where Ai is the ith amplitude component and N is the number of amplitude components. In the present study, AM equaled 0.27 mv. In the prior art discussed above, significantly greater VF amplitudes have been associated with correspondingly greater likelihood of restoring spontaneous circulation.

FIG. 3 is the amplitude spectrum of the VF wavelets of FIG. 2 with frequency plotted along the x-axis and amplitude plotted along the y-axis. Each time domain VF wavelet of FIG. 2 was transformed to the frequency domain using the fast fourier transform algorithm to obtain an amplitude spectrum as a series of sinusoidal components with corresponding magnitudes. Another possible predictor of success in restoring spontaneous circulation by electrical defibrillation is the area of the amplitude spectrum (ASA) shown in FIG. 3:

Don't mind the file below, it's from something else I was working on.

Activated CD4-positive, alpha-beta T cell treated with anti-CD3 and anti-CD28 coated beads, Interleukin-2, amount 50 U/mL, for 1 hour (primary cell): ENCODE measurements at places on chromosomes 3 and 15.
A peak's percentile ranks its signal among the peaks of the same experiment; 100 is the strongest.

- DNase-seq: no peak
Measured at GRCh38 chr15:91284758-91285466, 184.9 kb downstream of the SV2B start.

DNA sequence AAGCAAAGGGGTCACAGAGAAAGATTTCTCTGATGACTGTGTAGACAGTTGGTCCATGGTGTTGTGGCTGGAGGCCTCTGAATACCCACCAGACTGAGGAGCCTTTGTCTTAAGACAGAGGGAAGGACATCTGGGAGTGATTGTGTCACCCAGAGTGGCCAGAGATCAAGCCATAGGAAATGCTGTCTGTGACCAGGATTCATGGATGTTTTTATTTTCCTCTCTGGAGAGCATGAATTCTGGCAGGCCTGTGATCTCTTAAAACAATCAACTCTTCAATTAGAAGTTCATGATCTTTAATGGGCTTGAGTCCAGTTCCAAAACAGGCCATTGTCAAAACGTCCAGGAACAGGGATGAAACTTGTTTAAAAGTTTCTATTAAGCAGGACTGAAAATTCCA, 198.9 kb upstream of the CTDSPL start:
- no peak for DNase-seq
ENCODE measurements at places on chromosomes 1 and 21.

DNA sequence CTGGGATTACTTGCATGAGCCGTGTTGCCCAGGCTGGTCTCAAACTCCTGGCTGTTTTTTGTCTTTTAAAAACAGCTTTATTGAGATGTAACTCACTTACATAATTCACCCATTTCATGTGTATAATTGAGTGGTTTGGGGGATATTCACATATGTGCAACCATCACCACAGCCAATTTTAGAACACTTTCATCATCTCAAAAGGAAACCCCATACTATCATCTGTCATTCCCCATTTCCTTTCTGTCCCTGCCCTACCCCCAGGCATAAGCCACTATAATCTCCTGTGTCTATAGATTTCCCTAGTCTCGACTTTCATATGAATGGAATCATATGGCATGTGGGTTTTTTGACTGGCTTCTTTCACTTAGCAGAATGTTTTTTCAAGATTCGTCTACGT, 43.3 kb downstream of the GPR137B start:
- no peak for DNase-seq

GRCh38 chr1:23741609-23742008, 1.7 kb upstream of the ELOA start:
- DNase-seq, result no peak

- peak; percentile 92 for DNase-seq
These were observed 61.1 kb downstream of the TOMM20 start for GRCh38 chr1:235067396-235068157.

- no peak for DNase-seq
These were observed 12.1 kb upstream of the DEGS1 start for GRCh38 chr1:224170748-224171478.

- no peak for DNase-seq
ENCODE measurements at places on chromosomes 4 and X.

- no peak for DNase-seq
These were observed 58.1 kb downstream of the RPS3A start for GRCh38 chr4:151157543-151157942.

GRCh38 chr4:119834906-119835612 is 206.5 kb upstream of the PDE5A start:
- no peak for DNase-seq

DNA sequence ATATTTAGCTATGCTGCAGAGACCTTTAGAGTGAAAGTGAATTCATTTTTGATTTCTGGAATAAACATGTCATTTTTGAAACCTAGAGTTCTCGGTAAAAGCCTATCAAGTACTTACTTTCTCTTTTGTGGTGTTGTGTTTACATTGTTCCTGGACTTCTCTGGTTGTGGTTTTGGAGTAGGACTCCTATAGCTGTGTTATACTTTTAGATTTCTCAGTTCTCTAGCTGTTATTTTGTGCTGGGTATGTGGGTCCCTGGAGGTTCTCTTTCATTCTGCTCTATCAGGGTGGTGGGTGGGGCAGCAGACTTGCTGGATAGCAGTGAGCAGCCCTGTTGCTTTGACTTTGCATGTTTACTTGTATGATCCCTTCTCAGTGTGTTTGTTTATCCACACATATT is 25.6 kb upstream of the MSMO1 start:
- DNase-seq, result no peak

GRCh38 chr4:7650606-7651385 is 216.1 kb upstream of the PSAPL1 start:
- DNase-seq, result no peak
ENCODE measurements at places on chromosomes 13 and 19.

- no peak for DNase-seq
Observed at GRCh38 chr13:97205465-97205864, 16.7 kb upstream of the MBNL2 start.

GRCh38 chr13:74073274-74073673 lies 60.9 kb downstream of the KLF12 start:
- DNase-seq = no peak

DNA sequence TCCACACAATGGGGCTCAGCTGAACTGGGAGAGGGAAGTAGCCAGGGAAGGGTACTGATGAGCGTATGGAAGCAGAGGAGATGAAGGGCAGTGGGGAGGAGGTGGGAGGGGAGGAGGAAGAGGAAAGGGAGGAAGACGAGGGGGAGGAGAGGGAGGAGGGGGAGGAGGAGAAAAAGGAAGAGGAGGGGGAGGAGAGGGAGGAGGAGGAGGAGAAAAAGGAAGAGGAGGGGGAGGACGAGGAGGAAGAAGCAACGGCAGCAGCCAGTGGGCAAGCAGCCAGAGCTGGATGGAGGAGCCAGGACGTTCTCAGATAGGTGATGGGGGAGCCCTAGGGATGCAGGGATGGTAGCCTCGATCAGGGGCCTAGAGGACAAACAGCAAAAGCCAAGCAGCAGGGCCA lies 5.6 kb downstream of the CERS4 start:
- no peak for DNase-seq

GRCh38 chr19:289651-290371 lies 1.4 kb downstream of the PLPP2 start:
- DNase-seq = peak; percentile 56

ASA=ΣA i ·F i,  Equation 2

where Ai is the amplitude at the ith frequency Fi. In the present study, ASA=15.4 mv·Hz.

FIG. 4 is a power spectrum derived from FIG. 3 created by squaring the amplitude of each sinusoidal component. Frequency is along the x-axis and power is along the y-axis. Another possible predictor of success in restoring spontaneous circulation by electrical defibrillation is the median frequency (MF) extracted from the power spectrum (ASA) shown in FIG. 4: MF = Σ F i · P i Σ P i , Equation 3

Figure US06171257-20010109-M00002

where Fi is the ith frequency component and Pi is the relative power at Fi.

Another possible predictor of success in restoring spontaneous circulation by electrical defibrillation is the area of the power spectrum area (PSA) shown in FIG. 4: